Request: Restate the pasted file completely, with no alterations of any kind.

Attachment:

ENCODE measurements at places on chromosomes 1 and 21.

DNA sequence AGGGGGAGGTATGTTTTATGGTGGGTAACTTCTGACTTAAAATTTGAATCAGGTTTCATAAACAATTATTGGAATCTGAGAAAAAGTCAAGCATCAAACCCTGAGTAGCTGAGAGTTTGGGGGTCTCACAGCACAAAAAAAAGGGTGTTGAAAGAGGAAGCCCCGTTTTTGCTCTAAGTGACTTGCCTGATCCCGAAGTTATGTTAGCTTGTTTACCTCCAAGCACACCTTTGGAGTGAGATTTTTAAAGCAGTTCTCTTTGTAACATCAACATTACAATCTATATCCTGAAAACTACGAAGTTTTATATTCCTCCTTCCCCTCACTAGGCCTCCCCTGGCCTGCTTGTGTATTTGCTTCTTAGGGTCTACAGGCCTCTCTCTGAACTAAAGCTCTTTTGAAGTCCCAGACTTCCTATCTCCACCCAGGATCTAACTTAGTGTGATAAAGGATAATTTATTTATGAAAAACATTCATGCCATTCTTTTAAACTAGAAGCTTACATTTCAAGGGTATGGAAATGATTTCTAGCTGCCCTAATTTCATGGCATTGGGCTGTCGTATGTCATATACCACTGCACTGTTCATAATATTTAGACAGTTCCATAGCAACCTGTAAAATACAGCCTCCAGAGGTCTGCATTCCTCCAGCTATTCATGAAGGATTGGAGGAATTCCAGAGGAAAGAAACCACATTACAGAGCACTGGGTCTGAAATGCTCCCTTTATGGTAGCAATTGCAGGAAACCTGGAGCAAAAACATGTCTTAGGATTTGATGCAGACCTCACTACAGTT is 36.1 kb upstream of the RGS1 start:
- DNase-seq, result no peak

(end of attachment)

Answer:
ENCODE measurements at places on chromosomes 1 and 21.

DNA sequence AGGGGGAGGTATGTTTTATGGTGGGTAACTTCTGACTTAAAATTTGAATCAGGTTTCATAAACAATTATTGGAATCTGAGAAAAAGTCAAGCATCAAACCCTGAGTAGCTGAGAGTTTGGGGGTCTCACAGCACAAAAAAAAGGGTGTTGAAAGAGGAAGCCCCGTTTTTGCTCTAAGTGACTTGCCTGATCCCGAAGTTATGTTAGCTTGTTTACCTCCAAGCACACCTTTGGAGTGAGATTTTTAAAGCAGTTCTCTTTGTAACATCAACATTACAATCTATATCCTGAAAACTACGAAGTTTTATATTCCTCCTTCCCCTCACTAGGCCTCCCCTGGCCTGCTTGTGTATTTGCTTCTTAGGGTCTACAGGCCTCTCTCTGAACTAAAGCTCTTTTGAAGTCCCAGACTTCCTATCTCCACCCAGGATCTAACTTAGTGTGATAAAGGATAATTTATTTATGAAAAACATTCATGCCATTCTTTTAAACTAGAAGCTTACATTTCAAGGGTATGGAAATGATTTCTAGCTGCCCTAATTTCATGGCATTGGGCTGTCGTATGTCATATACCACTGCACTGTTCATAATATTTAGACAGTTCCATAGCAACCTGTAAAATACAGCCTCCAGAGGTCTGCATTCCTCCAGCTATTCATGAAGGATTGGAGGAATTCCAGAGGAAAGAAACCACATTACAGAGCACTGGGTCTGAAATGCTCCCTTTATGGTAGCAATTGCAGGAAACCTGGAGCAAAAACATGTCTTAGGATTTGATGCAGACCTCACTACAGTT is 36.1 kb upstream of the RGS1 start:
- DNase-seq, result no peak